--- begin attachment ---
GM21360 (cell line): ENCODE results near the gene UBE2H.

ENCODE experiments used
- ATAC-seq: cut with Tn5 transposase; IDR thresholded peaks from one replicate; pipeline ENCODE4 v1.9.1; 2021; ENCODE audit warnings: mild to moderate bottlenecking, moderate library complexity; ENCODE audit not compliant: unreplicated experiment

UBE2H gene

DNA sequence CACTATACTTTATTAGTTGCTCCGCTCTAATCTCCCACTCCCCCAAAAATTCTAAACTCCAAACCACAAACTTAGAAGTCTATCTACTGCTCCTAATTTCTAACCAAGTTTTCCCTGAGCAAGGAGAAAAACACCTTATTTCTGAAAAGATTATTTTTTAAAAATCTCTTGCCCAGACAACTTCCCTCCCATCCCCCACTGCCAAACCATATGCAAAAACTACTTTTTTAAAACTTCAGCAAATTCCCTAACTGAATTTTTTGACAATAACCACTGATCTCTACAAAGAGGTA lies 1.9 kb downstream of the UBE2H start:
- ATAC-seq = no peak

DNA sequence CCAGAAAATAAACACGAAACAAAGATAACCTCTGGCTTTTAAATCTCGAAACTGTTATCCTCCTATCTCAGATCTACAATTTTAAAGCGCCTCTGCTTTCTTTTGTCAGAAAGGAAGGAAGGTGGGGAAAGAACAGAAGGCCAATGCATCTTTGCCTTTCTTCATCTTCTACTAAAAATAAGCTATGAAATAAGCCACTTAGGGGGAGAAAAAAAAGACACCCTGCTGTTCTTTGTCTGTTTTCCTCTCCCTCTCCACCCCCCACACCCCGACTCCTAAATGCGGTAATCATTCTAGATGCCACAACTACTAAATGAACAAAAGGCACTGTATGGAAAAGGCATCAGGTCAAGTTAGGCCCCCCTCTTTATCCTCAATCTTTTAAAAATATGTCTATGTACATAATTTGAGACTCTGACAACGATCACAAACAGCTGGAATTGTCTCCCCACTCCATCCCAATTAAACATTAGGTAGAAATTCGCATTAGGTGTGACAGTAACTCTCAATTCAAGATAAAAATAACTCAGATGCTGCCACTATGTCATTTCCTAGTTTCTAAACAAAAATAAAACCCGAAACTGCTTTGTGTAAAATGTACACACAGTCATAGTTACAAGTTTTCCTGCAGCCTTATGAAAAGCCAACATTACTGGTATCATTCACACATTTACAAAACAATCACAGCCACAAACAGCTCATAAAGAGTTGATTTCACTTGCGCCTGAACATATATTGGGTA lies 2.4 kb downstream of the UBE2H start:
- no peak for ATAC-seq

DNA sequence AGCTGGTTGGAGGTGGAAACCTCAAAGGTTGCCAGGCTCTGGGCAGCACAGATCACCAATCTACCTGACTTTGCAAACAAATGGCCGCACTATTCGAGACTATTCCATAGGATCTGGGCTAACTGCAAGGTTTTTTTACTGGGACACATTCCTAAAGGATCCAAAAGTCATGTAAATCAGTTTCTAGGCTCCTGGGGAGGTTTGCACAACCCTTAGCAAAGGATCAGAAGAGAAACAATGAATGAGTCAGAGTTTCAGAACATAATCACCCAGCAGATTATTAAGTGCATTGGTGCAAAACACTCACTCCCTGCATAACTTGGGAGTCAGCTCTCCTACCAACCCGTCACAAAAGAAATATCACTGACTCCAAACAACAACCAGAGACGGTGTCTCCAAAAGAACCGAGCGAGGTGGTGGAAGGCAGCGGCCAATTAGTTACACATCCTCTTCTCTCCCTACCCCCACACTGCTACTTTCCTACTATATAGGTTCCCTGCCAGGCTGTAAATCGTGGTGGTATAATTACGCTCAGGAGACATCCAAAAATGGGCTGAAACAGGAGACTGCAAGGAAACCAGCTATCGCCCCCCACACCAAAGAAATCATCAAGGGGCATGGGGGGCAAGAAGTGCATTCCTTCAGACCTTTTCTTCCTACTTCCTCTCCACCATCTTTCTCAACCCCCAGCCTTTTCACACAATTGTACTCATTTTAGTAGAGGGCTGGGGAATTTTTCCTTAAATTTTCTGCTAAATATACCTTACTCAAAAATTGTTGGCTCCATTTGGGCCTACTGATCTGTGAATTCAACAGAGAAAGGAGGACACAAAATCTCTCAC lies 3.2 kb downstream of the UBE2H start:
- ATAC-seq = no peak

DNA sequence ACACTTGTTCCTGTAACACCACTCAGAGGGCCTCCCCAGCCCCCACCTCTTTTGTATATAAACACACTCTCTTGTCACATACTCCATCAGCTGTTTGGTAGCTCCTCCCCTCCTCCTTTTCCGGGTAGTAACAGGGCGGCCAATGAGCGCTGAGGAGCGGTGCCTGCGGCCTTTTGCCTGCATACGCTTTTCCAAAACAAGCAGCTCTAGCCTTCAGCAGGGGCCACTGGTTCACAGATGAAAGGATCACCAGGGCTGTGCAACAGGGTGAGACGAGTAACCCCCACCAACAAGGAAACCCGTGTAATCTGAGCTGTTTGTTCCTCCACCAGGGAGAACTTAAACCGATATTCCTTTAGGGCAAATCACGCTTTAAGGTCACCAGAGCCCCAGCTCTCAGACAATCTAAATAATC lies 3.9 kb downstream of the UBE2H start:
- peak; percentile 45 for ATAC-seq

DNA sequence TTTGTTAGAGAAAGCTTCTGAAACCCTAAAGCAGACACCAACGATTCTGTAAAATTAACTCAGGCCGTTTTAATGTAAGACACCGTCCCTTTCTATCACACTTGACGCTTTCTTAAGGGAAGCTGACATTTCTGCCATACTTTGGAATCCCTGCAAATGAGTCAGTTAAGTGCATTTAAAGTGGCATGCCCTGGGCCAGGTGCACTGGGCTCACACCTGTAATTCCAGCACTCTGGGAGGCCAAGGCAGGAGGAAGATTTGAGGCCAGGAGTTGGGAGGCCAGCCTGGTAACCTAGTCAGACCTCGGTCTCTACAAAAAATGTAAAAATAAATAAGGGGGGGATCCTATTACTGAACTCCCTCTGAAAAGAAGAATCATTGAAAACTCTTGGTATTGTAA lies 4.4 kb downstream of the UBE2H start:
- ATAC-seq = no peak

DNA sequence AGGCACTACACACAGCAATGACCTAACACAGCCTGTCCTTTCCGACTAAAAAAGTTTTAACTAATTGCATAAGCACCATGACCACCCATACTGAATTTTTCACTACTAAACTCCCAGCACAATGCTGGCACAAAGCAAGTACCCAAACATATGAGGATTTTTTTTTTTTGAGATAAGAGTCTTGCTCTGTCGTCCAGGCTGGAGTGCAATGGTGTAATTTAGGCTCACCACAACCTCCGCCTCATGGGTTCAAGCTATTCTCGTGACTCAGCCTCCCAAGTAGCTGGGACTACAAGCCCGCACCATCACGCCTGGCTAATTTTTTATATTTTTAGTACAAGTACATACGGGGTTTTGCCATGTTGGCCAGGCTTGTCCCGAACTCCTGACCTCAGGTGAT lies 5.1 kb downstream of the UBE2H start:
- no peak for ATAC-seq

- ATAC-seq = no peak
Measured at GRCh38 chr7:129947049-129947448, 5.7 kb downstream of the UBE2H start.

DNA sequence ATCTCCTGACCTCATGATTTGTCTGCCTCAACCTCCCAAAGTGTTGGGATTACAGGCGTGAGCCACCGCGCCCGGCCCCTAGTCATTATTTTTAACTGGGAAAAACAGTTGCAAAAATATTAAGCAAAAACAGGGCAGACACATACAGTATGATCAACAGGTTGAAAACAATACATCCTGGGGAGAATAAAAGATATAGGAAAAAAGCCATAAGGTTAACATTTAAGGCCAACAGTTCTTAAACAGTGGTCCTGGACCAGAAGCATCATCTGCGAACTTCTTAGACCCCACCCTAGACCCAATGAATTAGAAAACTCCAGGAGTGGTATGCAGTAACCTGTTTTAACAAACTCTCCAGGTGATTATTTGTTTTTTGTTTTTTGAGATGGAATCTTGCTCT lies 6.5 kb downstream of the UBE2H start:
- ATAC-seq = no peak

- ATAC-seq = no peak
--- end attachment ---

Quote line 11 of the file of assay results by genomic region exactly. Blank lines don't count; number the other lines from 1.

DNA sequence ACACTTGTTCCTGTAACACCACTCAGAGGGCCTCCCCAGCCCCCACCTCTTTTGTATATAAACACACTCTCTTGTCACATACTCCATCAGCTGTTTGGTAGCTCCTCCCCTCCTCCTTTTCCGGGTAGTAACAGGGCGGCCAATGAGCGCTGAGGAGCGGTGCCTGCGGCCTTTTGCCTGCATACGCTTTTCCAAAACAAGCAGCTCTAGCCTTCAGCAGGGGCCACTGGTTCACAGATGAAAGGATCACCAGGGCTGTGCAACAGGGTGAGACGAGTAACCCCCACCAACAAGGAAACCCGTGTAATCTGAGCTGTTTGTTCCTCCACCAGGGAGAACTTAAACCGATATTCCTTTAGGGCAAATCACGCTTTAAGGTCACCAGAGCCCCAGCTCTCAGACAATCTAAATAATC lies 3.9 kb downstream of the UBE2H start: